FRCA Tips for Employers

These are just a few considerations for complying with The Fair Credit Reporting Act.  There are many templates for us to review through the SHRM website.  What if an applicant admits they will have something flagged on their background check prior to running the check?  Depending on the organization, regulations, policies and position should provide guidance and a consistent process to determine if we should consider or should not consider an applicant.  Having a policy in place that is consistently enforced will help guide your organization through these unique situations and conversations.

Ensure you are using a reputable third-party vendor, that complies with federal, state and local laws and regulations, as well as internal company policies.  Laws continue to evolve throughout the country at the federal, state and local level, regarding background checks and “ban-the-box” legislation.  Seek guidance prior to implementing a background check process and create an RFP for multiple third-party proposals.  Generate options and select a vendor that fits the needs of your organization.  Many third-party vendors specialize in certain industries, they understand specific regulations, especially nonprofit requirements.  I’m happy to work with any employer to draft notices, disclosure statements, authorizations, etc.  A consist, fair and proactive processes are necessary for all organizations to ensure legally and ethically sound decision making within the organization.  Do not forget the “contingent upon” language in the offer letter.

Massachusetts Paid Family & Medical Leave 7/1/2019:

“Massachusetts will soon offer one of the most generous family and medical leave programs in the country. Businesses that employ one or more individuals in Massachusetts are subject to the Massachusetts Paid Family and Medical Leave (PFML) law and, beginning in October 2019, must begin remitting family and medical leave contributions to the Department of Family and Medical Leave through the Department of Revenue’s MassTaxConnect system on behalf of Massachusetts employees.

The employer contribution requirements differ based on the number of employees in Massachusetts. Specifically, employers are required to remit a contribution of 0.63 percent of eligible payroll. Employers with 25 or more employees may split the contribution between employee payroll deductions and an employer contribution pursuant to a contribution rate split determined by the statute and regulations. Employers with fewer than 25 employees must remit contributions on behalf of their workers to cover the portion of PFML contributions due from employees for family and medical leave, but they are not required to pay the employer portion of the contributions.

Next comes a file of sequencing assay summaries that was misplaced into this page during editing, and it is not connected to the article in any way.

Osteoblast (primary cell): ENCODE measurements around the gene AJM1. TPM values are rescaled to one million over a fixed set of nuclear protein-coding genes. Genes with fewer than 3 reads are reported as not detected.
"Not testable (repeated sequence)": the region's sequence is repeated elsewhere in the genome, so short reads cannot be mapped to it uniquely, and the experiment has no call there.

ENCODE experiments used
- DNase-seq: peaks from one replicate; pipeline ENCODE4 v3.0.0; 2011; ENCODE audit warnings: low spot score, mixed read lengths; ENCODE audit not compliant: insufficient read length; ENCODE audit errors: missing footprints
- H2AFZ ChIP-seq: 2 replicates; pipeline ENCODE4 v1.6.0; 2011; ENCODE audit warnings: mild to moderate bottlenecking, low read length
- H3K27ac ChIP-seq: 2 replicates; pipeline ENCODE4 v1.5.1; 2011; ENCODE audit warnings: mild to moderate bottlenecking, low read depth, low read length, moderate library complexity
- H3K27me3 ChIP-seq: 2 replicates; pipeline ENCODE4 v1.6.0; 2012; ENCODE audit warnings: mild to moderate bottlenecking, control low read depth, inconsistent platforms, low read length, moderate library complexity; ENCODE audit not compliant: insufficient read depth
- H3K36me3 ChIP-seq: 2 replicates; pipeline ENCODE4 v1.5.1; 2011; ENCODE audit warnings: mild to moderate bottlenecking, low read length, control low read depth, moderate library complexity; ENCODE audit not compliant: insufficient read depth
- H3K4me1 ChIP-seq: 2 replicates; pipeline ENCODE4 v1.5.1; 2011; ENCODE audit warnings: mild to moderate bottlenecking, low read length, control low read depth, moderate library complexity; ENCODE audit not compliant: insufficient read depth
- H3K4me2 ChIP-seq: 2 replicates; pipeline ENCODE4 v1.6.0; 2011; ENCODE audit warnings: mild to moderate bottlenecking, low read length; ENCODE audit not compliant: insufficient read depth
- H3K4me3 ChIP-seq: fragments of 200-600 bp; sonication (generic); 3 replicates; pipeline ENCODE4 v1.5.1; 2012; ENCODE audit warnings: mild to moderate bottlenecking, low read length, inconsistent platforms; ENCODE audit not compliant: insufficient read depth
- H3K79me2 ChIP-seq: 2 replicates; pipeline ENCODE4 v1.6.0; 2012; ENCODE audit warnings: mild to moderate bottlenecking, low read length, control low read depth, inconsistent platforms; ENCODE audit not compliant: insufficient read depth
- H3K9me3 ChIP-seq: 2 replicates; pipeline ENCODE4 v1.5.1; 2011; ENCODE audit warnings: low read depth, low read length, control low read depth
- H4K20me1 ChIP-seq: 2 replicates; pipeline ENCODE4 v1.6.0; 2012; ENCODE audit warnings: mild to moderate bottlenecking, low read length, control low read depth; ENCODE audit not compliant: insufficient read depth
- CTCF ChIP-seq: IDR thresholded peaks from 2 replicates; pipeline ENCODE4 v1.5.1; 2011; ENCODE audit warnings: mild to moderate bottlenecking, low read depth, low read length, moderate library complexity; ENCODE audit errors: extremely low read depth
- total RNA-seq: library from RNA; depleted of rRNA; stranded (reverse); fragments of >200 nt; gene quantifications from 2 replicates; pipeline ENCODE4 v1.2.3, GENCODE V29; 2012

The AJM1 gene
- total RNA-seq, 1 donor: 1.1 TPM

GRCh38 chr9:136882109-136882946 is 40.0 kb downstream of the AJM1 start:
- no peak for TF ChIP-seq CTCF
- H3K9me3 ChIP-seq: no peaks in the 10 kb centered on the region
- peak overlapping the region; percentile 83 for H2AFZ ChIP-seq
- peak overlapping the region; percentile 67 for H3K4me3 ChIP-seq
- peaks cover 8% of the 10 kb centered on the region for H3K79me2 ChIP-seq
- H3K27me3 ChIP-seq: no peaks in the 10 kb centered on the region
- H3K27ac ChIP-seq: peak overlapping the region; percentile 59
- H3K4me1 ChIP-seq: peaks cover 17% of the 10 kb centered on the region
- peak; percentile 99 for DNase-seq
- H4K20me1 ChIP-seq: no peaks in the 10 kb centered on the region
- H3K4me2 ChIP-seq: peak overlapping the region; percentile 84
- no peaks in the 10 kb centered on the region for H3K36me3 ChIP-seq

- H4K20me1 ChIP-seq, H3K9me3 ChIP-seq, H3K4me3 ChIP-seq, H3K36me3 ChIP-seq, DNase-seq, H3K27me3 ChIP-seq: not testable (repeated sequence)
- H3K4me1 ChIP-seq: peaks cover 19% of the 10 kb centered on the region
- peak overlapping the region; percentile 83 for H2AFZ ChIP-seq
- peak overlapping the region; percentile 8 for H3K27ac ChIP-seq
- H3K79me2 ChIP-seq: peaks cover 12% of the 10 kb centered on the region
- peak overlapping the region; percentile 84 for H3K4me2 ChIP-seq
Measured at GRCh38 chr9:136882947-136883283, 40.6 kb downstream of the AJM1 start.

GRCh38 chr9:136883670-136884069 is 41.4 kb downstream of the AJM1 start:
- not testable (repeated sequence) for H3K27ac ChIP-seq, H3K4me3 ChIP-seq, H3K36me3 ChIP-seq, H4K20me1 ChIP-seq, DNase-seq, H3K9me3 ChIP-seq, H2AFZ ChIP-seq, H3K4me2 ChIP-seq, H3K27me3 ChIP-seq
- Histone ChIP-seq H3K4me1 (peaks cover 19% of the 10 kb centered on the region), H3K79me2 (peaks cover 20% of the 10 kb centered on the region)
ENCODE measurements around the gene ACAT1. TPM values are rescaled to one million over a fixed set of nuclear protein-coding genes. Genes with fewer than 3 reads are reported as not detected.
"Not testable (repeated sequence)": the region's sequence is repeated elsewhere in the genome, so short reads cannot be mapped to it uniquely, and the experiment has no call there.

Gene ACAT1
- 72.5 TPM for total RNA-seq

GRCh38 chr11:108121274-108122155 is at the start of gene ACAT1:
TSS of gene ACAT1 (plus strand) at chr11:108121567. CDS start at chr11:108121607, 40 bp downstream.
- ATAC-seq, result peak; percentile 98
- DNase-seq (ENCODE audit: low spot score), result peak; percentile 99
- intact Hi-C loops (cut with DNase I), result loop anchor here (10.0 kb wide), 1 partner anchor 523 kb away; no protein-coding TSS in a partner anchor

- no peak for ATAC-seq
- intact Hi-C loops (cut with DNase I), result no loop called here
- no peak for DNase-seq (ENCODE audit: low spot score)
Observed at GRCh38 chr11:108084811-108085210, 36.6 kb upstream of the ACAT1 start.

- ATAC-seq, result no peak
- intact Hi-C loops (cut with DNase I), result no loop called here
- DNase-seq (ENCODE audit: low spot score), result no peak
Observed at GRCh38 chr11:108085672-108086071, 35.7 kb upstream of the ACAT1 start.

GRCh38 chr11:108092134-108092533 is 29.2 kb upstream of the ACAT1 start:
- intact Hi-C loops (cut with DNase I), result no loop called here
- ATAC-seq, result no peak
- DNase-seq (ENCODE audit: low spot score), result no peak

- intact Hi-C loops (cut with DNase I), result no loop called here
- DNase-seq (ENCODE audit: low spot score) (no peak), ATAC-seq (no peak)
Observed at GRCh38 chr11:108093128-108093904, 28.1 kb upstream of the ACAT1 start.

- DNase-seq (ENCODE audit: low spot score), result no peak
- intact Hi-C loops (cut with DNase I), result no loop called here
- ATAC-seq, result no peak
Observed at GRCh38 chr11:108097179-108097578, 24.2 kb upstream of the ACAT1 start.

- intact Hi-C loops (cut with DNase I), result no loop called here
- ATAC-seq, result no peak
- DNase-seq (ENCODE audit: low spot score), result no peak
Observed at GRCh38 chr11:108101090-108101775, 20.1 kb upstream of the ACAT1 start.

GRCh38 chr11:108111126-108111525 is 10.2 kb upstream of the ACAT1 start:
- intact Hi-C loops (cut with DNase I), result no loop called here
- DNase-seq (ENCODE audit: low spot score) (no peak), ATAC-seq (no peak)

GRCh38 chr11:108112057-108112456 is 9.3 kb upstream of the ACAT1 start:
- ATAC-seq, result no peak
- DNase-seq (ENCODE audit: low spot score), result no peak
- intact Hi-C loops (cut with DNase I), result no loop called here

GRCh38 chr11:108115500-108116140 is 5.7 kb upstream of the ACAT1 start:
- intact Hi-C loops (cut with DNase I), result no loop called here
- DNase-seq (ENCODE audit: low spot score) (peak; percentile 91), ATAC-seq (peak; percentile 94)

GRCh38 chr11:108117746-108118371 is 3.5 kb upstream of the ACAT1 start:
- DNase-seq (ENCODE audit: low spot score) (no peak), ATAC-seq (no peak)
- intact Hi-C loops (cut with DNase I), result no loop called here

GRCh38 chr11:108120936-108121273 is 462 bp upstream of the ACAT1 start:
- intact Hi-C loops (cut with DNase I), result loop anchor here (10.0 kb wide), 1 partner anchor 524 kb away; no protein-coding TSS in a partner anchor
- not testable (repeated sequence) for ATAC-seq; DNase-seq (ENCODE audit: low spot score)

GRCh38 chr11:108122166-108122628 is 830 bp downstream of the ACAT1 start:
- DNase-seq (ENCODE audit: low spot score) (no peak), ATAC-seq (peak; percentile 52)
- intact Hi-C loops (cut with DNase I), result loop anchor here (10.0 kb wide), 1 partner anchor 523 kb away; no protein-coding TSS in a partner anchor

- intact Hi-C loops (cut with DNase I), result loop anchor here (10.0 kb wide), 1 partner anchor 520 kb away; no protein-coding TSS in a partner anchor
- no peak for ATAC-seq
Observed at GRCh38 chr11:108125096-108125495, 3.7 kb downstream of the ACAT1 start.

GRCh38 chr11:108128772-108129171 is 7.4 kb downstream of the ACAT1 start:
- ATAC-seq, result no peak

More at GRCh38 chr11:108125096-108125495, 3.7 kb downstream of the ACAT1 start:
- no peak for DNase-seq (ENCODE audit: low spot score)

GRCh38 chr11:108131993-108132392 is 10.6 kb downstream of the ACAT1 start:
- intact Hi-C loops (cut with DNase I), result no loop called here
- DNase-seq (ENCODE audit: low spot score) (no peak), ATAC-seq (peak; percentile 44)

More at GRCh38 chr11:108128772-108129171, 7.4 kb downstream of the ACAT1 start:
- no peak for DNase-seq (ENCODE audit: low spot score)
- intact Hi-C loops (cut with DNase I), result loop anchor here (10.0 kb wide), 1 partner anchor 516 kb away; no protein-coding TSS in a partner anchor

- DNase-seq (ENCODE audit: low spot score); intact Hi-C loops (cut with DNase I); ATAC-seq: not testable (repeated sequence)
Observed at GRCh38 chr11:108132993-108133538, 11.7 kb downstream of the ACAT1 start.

• April 29, 2019: Approved Plan Applications Available to Employers.
  • July 1, 2019: Notice Requirements. Employers must post a notice describing the benefits available under the law and provide each employee, within 30 days of hire, a written explanation of the employee’s rights. A workplace poster explaining the benefits available under the PFML law is available on the Department of Family and Medical Leave website.
  • July 1, 2019: Payroll Deductions Begin.
  • October 31, 2019: Contributions Due for July through September 2019.
  • January 1, 2021: Most Benefits Under the Law Available.
  • July 1, 2021: All Benefits Under the Law Available.”[i]

Important dates:  notice requirement begins 7/1/2019
employer contributions begin 7/1/2019
employee payouts begin 1/1/2021

This is a significant change for employers in the State of Massachusetts.  Continue to monitor for updates on this legislation and keep all postings and communications up-to-date within your organization.  This includes remote workers as well.

DOL Proposed Overtime Calculation Changes:

The proposed rule would exclude all of these from the regular rate, and in addition would exclude:

  • The cost of providing wellness programs and onsite specialist treatment.
  • Reimbursed expenses, including travel expenses that do not exceed the maximum travel reimbursement under the Federal Travel Regulation system.